Industry Corner: Industrial Distribution, Survival of the Smartest

By Cort, Stanton G.; Stith, Reed M. et al. | Business Economics, October 1997 | Go to article overview

Industry Corner: Industrial Distribution, Survival of the Smartest


Cort, Stanton G., Stith, Reed M., Lahoti, Deepesh, Business Economics


Industrial distribution, defined here as equivalent to durable-goods distribution, touches every sector of the U.S. economy, frequently multiple times. It is the industry that links the members of the supply chain (i. e., suppliers and manufacturers) through the activities of establishments and persons that sell to industrial, institutional, and commercial users but do not sell in significant amounts to retailers or ultimate consumers. In traditional terminology, this is the industrial distribution channel.

The industry generates value in the "service outputs" of time, space and acquisition utility, i.e., waiting time or temporal convenience, market decentralization or geographic convenience, product availability, and lot size. Consequently the industry accounts both for a substantial proportion of the value customers enjoy and for a significant portion of their cost.

Today the industrial distribution industry is experiencing great flux including transaction cost reduction, elimination of redundancies in the supply chain, development of economies of institutional scope (and sometimes scale), and deepening relationships among members of the supply chain. The result has been ongoing structural and operational change. For example, in its landmark 1992 study, Arthur Andersen and Company predicted by 2000 a reduction of 15 percent in the number of distributors and share of market for large firm approximating 50 percent. With such consolidation went naturally realignment of functions.

This article addresses the forces motivating such change and their likely effects on the industry. Then, we will discuss the approaches industrial distributors are taking to survive. Much of the motivation and the reactions are enabled by IT. Thus, survival and competitive advantage in industrial distribution literally will go to the smartest.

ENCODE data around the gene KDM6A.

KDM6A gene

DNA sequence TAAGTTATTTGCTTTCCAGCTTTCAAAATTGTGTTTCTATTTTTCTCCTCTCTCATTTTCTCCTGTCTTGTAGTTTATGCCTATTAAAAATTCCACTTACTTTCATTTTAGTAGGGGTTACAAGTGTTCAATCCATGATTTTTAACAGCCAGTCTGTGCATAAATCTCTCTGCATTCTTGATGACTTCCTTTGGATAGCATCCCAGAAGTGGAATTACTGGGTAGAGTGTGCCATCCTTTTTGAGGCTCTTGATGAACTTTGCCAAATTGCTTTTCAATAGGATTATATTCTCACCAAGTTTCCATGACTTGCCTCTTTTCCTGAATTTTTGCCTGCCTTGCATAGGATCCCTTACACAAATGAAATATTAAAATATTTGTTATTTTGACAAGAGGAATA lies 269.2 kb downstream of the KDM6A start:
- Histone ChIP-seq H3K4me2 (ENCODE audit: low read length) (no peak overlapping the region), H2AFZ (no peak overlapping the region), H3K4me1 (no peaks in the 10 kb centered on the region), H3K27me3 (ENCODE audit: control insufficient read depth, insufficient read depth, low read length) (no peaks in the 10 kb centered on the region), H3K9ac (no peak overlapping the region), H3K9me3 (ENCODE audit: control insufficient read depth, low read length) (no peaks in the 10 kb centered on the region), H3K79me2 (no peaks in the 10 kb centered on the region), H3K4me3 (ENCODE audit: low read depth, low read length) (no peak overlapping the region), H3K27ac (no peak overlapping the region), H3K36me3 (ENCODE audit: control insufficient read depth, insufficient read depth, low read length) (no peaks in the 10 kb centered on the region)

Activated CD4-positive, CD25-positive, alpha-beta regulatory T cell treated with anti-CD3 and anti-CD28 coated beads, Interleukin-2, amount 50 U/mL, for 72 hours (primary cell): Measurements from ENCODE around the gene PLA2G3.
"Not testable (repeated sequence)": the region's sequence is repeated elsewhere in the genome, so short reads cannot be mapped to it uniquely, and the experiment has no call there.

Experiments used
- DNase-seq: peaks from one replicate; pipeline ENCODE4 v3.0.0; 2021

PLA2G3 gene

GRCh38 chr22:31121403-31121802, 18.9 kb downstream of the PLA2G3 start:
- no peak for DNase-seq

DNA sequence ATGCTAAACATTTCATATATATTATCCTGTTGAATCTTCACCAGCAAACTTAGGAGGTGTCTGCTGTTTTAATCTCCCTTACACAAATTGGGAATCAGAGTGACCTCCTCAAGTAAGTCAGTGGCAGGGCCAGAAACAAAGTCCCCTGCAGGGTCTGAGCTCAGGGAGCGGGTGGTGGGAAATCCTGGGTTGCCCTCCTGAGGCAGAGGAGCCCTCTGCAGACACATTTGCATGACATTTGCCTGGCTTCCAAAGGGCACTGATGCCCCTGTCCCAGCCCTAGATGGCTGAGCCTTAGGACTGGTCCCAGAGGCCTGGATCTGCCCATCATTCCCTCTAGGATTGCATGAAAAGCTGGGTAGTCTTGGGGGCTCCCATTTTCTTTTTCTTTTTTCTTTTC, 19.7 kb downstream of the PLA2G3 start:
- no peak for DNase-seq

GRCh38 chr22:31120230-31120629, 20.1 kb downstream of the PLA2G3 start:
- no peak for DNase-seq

INDUSTRY SIZE, STRUCTURE AND FUNCTION

The industrial distribution industry comprised, as of the 1992 Census of Wholesale Trade, 245,000 firms operating 313,000 establishments and employing 3.3 million people. On average, distribution accounts for about 10 percent of the industries it serves. Durable-goods distribution volume was $1.6 trillion in 1992. Of that approximately 63 percent was through merchant wholesalers who take title to goods, carry inventory and provide a variety of marketing services to their suppliers and customers. These distributors accounted for 88 percent of all durable-goods distribution establishments. Manufacturers' sales branches, along with agents, brokers and commercial agents, accounted for the rest.

The industry is moderately concentrated. Just over 77 percent of dollar volume is concentrated in five segments:

Motor Vehicle, Parts and Supplies                     $394.1 billion

Professional and Commercial
Equipment and Supplies                                $263.0 billion

Machinery, Equipment and Supplies                     $230.0 billion

Electrical Goods                                      $227.8 billion

Metals and Minerals, except Petroleum                 $118.3 billion

Within lines, national market share concentration ratios traditionally have been low, while local market share concentration has been high. The emergence of numerous large national distributors is beginning to raise the national concentration level. Specialization by SIC is likely to trend down, with the growth of large, integrated national distributors.

Industrial distributors' functions generate value for both their suppliers and their customers. In this linking position, distributors' roles in both directions are feeling pressures. For suppliers, distributors offer market coverage, selling capability, market intelligence, order processing, customer relationship maintenance, inventory holding, transportation and some financing.

Clearly the market contact activities are subject to change by IT. Distributors offer their customers value through timely availability of product, a convenient assortment (range) of products, appropriate lot size, credit, pre- and postsale service, and technical information and support. …

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